Music, ambiance and great conversation aside, if you’re at Ben Michael’s for lunch there are two things of which you should be aware. First, you’d better have some time on your hands. Ben Michael prepares everything to order and may well be a one person operation, serving as your chef, server, cashier and host. Second, don’t expect a compendium of every New Mexican dish you’ve ever had. To say the menu is abbreviated–three entrees, three appetizers, a salad and two desserts during a visit in January, 2015–is an understatement. While the menu may not be comprehensive, it’s got more than its share of surprises.
Unless you’ve been to a very authentic Spanish or Portuguese restaurant, for example, you probably haven’t seen an appetizer offering of sardines and Spanish cheese served with bread. My dad loved sardines, a trait only one of his six children (guess which one) inherited. Because my Kim dislikes sardines intensely meant they were all mine. Ben Michael pan-fries the sardines in olive oil along with sauteed white onions. It’s a delicious departure from the predictable cavalcade of appetizers at New Mexican restaurants. The Spanish cheese, a firm, rindless white cheese is cubed and delicious.
It’s rare to declare a salad as the one “must have” item on a menu, but if ever that designation is deserved for one sole item, it’s tailor-made for the organic salad at Ben Michael’s. There is no one standard template for constructing the organic salad. In fact, don’t be surprised if Ben Michael excuses himself briefly to step out back to retrieve the seasonal ingredients with which to construct your salad. Ours was made with fresh, crisp greens; chopped, raw beets; organic walnuts; shredded Spanish cheese; salty, briny olives and luscious figs with a housemade Balsamic vinaigrette. It’s organic artwork on a plate, a truly terrific salad.
Soon after placing my order for chicken enchiladas, the unmistakeable whirring of a blender and the melodic sound of a freshly cracked egg (organic) sizzling and spitting on a frying pan could be heard. It was the sound of Ben Michael preparing my lunch. More specifically, he was grinding red chile from pods for my enchiladas. It’s an outstanding chile (among the very best we’ve had in Albuquerque) with a pleasant piquancy and deep, rich, earthy flavor. Not surprisingly, it was chile grown by the chef himself. The enchiladas are an outstanding option. They’re made flat and ooze with melted Cheddar and the gooey goodness of an egg fried over-medium, all good, but made transformative thanks to that chile.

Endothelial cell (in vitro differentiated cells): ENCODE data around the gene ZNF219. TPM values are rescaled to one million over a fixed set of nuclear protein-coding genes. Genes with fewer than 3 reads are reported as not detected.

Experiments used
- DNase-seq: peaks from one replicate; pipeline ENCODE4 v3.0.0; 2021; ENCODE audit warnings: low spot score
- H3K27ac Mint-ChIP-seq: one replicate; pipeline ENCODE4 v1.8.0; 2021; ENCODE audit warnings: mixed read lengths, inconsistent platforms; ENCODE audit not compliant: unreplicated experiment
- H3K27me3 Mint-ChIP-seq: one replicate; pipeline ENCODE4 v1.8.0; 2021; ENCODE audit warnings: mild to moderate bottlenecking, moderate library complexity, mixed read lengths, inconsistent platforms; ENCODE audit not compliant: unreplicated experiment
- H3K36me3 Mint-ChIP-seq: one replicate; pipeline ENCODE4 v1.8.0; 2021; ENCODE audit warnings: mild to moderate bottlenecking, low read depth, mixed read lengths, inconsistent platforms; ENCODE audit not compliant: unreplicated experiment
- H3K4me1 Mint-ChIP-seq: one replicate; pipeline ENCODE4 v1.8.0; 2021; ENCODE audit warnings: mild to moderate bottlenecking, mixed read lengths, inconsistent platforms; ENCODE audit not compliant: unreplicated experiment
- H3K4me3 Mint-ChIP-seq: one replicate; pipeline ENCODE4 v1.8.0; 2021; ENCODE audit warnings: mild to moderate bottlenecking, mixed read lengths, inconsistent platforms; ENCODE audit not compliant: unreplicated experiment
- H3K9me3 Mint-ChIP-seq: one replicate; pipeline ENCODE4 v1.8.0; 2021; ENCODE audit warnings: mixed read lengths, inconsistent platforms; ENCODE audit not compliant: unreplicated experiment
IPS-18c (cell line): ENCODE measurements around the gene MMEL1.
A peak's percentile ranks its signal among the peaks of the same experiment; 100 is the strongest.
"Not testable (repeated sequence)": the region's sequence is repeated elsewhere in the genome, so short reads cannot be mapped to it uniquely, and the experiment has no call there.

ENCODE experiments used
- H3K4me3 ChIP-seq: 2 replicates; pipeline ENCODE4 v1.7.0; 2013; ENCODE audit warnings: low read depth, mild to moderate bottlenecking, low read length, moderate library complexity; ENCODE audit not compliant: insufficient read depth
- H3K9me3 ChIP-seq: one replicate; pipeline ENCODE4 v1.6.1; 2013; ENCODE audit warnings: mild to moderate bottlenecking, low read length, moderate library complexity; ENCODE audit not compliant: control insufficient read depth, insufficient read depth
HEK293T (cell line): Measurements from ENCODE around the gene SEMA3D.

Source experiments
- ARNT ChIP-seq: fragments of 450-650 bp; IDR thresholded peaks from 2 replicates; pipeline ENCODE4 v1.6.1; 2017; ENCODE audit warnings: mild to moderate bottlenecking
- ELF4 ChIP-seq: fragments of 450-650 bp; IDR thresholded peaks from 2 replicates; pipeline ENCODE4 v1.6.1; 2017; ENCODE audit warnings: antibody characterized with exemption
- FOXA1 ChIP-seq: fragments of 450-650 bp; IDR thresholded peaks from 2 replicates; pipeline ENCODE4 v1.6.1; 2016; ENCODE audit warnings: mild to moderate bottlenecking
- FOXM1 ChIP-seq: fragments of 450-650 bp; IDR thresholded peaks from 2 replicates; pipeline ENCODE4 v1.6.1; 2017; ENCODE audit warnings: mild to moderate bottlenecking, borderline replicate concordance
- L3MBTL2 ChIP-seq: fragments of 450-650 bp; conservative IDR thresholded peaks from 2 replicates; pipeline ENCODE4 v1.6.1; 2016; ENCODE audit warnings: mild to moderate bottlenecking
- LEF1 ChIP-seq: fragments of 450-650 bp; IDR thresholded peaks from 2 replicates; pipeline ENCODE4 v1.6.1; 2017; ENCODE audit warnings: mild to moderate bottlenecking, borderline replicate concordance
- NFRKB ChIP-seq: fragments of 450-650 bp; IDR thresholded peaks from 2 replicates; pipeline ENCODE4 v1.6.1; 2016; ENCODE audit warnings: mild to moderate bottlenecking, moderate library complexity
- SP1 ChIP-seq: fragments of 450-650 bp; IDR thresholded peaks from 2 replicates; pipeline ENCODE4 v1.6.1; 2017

In a consumer economy dominated by fast food and mystery meat burgers, it’s refreshingly rare to find an organic burger. The difference is significant. At Ben Michael’s, the organic burger is constructed from hand-formed ground beef and served with crisp, fresh salad greens (ask the chef to drizzle on some of the house vinaigrette) and a side of cubed papitas. Every burger should be as fresh and delicious.
Only two desserts festoon the menu, a chocolate mousse and a flan which renders Ben Michael poetic. He raves about the flan and eagerly awaits your verdict at first bite. It’s a wonderful flan, second only to Chef Estevan Garcia’s organic goat milk flan when he helmed Tabla De Los Santos. An addictive intoxicating caramel wafts through the air when you pierce the flan with your spoon. It’s a light flan served cold and it’s as good as Ben Michael says it is.
After you finish your meal and if he’s not inundated with guests, Ben Michael might just invite you to visit his small pharmacy on the premises. Similar to the abbreviated menu, it’s not nearly as well stocked as other pharmacies in Albuquerque, but you can trust that what Ben Michael chooses to keep in stock has the healthful qualities this Renaissance man values.
Ben Michael’s Restaurant
2404 Pueblo Bonito Court, N.W.
Albuquerque, New Mexico
LATEST VISIT: 17 January 2015
# OF VISITS: 3
BEST BET: Sardines and Spanish Cheese, Organic Salad, Enchiladas, Organic Burger, Flan